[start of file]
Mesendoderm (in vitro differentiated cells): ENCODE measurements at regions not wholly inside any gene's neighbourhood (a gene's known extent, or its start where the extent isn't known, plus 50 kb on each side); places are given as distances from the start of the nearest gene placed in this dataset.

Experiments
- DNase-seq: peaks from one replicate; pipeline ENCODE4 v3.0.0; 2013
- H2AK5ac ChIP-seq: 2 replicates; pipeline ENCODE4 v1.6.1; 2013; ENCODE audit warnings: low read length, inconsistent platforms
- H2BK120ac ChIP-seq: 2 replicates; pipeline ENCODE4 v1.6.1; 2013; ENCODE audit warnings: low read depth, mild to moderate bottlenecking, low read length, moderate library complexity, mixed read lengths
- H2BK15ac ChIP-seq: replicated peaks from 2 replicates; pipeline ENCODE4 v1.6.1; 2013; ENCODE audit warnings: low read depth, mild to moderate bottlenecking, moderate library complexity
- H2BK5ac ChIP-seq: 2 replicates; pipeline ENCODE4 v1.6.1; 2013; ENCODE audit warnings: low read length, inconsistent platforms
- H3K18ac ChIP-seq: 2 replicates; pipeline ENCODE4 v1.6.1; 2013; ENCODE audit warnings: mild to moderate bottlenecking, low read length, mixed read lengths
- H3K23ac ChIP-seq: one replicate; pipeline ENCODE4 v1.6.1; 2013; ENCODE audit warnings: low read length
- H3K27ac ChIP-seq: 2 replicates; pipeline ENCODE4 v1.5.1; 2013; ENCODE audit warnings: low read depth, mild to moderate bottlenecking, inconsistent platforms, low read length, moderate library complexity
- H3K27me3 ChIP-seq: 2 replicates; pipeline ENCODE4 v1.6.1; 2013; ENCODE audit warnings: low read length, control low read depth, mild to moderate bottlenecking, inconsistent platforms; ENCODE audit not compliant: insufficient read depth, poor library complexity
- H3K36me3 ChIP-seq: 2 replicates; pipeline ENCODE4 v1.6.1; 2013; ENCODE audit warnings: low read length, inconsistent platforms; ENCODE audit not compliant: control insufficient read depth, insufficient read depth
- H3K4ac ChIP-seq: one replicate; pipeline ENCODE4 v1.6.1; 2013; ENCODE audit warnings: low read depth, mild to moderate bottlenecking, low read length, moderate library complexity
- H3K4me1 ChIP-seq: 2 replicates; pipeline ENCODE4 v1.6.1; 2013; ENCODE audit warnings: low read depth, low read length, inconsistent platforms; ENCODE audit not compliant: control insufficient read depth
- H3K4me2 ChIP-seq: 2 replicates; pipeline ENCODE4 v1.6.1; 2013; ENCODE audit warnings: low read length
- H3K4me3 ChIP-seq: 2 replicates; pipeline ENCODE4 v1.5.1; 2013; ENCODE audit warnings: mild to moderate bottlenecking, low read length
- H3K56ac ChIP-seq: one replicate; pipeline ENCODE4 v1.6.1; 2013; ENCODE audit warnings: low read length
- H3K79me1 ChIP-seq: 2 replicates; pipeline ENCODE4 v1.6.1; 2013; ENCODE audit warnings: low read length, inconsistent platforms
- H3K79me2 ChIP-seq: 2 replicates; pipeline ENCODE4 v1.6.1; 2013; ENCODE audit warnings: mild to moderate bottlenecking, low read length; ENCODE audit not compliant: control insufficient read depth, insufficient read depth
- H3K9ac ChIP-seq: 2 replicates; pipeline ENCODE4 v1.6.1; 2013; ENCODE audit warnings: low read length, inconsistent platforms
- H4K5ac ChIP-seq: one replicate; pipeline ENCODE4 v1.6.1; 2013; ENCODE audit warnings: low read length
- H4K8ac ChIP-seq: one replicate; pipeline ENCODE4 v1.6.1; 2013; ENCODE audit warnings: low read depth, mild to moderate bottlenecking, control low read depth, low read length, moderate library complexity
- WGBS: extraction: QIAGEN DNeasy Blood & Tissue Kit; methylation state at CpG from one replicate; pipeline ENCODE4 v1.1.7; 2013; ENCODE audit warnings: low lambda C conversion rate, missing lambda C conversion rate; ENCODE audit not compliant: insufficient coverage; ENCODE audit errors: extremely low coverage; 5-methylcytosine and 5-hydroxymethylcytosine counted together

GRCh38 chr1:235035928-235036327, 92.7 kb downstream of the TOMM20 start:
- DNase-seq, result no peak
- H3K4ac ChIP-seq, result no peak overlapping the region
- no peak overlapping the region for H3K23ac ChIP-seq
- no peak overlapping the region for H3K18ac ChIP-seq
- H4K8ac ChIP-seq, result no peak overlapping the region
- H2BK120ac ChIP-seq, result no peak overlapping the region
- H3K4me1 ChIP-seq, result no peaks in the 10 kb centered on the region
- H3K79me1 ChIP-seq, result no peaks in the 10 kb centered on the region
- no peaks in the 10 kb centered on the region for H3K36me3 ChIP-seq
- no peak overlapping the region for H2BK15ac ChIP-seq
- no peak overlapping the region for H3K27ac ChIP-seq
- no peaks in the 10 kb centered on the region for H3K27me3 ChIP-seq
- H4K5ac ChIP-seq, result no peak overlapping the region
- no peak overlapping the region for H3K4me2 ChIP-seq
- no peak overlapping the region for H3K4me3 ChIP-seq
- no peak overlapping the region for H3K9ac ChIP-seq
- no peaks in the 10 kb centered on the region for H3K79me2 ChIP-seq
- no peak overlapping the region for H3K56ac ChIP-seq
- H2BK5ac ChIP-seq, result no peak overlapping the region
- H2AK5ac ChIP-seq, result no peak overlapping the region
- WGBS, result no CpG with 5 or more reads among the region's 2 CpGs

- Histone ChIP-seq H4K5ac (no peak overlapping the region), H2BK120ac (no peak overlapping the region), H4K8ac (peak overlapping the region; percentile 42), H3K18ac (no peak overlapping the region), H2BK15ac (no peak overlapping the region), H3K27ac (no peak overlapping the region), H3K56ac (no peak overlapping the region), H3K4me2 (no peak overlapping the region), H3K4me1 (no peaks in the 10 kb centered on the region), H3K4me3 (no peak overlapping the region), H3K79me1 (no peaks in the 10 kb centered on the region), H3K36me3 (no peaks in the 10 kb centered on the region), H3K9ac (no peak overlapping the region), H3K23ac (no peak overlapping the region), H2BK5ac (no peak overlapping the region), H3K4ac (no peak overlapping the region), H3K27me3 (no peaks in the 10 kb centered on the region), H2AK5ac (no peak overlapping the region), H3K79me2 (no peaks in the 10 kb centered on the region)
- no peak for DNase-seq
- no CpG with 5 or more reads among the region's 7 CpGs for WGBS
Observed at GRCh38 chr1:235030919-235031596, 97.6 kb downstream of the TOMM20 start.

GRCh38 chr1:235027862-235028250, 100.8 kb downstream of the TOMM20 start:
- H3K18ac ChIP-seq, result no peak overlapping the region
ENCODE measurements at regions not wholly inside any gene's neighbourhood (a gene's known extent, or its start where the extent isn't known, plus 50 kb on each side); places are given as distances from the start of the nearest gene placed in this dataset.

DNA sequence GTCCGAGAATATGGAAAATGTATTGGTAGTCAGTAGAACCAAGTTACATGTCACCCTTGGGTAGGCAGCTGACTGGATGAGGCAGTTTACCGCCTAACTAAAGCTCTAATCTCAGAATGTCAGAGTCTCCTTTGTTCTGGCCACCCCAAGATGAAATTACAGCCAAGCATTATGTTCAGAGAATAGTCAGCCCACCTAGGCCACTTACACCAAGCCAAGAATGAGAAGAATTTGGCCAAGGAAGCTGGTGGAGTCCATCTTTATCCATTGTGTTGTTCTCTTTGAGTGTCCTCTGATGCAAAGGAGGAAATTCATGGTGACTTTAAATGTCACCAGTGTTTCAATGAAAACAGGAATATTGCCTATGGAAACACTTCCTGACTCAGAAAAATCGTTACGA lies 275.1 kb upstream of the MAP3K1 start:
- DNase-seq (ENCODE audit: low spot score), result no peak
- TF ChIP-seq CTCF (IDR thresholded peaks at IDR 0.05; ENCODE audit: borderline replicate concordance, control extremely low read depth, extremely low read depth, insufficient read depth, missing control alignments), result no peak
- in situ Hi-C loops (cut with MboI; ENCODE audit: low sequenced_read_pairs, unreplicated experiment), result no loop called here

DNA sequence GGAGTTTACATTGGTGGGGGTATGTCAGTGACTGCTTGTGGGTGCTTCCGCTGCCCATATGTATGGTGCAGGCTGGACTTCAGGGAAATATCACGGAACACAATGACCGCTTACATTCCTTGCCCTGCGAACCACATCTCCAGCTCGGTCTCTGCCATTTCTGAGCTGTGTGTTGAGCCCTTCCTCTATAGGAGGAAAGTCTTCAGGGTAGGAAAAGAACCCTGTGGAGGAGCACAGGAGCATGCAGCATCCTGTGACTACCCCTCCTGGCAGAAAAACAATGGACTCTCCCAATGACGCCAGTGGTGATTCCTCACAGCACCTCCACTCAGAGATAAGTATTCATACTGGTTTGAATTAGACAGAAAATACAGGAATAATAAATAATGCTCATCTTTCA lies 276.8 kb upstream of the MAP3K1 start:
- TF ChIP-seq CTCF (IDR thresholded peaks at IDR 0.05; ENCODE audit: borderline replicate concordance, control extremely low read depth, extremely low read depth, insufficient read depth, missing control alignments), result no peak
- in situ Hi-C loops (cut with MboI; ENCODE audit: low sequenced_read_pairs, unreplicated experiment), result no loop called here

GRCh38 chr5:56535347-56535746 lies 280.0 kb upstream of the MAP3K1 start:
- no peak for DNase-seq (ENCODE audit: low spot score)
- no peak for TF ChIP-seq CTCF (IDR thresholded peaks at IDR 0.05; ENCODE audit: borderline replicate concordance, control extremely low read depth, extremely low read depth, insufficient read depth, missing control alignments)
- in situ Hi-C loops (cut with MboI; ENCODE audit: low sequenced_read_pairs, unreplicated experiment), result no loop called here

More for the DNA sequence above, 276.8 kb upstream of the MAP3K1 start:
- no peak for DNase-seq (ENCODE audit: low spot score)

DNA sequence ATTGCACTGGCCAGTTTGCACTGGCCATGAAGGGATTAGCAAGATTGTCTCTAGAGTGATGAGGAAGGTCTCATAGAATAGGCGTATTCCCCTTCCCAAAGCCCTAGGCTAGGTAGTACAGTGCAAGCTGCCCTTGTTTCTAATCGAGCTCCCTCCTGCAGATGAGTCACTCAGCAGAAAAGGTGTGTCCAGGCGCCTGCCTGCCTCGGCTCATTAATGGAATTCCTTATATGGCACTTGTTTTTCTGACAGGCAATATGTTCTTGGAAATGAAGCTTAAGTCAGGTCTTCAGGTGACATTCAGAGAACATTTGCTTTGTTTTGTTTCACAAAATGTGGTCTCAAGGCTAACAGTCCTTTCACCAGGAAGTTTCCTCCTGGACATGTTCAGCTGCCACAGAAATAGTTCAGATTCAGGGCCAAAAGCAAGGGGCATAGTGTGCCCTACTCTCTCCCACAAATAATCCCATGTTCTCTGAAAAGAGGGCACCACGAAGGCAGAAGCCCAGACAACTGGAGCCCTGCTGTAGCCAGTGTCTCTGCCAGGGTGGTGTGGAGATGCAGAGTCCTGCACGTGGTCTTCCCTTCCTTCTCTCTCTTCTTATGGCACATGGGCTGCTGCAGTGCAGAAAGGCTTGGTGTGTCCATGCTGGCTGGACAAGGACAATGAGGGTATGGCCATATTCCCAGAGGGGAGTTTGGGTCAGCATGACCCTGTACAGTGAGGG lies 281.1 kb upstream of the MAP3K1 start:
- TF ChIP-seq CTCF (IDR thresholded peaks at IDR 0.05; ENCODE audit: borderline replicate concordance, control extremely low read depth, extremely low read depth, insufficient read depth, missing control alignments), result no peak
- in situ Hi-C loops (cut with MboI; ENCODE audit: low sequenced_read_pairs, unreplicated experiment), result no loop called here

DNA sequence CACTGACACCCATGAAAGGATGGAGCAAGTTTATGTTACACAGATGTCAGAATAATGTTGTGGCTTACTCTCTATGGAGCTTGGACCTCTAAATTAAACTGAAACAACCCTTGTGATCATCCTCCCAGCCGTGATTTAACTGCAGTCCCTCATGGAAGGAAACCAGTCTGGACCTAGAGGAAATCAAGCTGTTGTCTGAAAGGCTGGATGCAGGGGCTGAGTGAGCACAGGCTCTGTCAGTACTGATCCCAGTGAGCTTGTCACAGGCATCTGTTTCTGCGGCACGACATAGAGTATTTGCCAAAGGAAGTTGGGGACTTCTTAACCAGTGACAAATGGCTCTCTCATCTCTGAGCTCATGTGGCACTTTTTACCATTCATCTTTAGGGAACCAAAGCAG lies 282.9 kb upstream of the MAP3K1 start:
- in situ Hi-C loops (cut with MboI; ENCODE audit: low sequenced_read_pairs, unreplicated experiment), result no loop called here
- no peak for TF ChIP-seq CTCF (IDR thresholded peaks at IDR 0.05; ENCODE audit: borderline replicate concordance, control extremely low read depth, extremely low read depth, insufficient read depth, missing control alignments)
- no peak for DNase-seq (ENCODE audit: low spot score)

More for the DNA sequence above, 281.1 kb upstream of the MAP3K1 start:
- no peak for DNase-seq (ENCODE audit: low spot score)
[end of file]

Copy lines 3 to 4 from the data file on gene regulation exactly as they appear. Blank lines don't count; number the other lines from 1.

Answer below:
- DNase-seq: peaks from one replicate; pipeline ENCODE4 v3.0.0; 2013
- H2AK5ac ChIP-seq: 2 replicates; pipeline ENCODE4 v1.6.1; 2013; ENCODE audit warnings: low read length, inconsistent platforms